Medicare Conferees Consider Proposal To Charge Higher Premiums for Higher-Income Beneficiaries
Negotiators charged with reconciling the House and Senate Medicare bills (HR 1 and S 1) are "seriously considering" requiring beneficiaries with higher incomes to pay higher premiums than other beneficiaries, the New York Times reports. Most of the 40 million beneficiaries currently pay $58.70 per month, or about $704 per year, for Medicare Part B, which covers outpatient services. Under one proposal being considering by negotiators, premiums for beneficiaries whose incomes are above a certain benchmark, possibly between $75,000 and $100,000 per year, would rise gradually based on income. The proposal calls for premiums for individual beneficiaries whose incomes surpass $200,000 per year to triple to about $2,100 per year. Although the Senate Medicare bill does not include a means-testing provision, senators approved in a "test vote" a proposal by Sen. Diane Feinstein (D-Calif.) that would raise premiums for individuals whose incomes are above $100,000 per year or couples with household incomes above $200,000. That proposal would affect about 2% of total Medicare beneficiaries. The House bill includes a "more complicated plan" that would require beneficiaries with higher incomes to spend more out-of-pocket for prescription drugs before catastrophic coverage kicked in. According to the Times, Medicare beneficiaries with higher incomes already pay more into Medicare through higher payroll taxes, which are the same percentage, regardless of income.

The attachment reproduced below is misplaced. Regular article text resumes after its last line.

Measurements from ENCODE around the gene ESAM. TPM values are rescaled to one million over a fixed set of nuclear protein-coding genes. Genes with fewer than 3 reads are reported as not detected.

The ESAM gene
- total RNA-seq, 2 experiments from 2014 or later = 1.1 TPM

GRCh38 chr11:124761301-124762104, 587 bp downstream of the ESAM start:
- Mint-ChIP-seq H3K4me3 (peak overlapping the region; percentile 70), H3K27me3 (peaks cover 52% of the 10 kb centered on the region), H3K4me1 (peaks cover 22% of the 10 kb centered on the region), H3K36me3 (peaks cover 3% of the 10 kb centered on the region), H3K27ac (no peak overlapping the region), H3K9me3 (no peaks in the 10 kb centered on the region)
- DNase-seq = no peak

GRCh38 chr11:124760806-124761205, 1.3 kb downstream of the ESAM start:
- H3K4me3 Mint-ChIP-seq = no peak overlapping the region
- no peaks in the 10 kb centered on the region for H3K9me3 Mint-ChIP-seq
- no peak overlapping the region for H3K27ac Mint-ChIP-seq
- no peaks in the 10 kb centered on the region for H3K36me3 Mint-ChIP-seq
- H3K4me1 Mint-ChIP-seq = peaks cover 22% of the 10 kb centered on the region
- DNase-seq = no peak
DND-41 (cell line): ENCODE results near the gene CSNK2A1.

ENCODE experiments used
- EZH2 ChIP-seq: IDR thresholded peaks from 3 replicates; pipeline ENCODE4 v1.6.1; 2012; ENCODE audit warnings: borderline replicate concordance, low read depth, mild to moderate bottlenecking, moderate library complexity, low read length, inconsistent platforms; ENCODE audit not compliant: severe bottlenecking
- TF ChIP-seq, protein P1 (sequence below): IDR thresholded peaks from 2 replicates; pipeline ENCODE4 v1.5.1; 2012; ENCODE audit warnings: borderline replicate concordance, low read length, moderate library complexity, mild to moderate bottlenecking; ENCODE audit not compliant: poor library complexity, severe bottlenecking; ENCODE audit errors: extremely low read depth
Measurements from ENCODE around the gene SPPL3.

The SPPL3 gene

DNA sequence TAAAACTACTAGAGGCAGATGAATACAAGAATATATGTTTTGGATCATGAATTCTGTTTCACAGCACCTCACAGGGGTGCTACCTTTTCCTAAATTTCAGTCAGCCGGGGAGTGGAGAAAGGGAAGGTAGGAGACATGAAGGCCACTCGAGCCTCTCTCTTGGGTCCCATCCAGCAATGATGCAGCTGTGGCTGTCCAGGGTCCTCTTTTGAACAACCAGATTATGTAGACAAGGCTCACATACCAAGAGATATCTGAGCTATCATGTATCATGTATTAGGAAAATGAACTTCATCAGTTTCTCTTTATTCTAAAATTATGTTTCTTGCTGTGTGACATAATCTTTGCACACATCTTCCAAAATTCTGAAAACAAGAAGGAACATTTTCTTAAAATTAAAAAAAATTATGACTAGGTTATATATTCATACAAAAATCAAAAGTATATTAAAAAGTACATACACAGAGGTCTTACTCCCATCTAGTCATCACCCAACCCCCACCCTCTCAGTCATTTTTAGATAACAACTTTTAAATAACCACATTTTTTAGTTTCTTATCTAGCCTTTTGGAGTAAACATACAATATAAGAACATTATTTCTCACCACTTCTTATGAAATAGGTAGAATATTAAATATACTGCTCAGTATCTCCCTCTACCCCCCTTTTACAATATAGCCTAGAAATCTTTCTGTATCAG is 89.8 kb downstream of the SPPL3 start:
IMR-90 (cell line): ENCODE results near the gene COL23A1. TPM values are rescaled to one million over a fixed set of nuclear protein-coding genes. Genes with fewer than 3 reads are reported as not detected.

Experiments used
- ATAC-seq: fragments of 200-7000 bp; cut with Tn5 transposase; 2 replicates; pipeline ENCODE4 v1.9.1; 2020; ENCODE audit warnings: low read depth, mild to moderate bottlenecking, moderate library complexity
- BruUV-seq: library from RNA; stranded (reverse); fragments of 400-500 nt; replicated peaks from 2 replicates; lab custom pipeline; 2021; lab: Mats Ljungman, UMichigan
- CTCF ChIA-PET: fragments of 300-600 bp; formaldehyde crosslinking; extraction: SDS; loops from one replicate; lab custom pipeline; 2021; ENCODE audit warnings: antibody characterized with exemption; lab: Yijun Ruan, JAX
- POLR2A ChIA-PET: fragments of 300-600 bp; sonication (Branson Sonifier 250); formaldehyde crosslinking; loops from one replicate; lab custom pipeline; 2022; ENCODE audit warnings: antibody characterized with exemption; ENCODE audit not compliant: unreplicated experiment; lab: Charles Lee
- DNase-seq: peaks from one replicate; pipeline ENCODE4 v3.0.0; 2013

Sen. Don Nickles (R-Okla.) has said that increasing premiums for higher-income beneficiaries is a "sensible, progressive way" to slow down the Medicare spending growth rate, the Times reports. Senate Majority Leader Bill Frist (R-Tenn.) said that Medicare negotiators have a "mandate" to raise premiums for higher-income beneficiaries. Some Democrats and liberal policy experts -- who in the past have "vehemently opposed" means testing -- have now said that they are "receptive" to such a proposal to avoid future service cuts, the Times reports. Robert Greenstein, executive director of the Center on Budget and Policy Priorities, said, "[Means testing] is one of most reasonable, most justifiable, least-painful changes you could make. It does not do violence to Medicare as a program that provides the same coverage and benefits to everyone." Robert Reischauer, president of the Urban Institute, said that "asking upper-income elderly people to pay a little more" in premiums is a better alternative than increasing payroll taxes, raising premiums across-the-board or cutting benefits. Feinstein said, "Higher-income beneficiaries can afford to pay a larger share of Medicare's costs." Robert Ball, commissioner of the Social Security Administration from 1962 to 1973 said, "I don't see an objection to having an income-related premium. I am opposed to varying Medicare benefits according to the income of the recipient, but I find it completely acceptable to have people with higher incomes pay more for those benefits." But Sen. Edward Kennedy (D-Mass.) said he is concerned that increasing premiums would prompt higher-income seniors to leave the program and pass on more costs to lower-income beneficiaries. Other Democrats have said political support for Medicare will diminish if higher-income beneficiaries have to pay larger premiums than other beneficiaries. AARP and the United Auto Workers also reportedly oppose means testing under Medicare, the Times reports (Pear, New York Times, 10/6).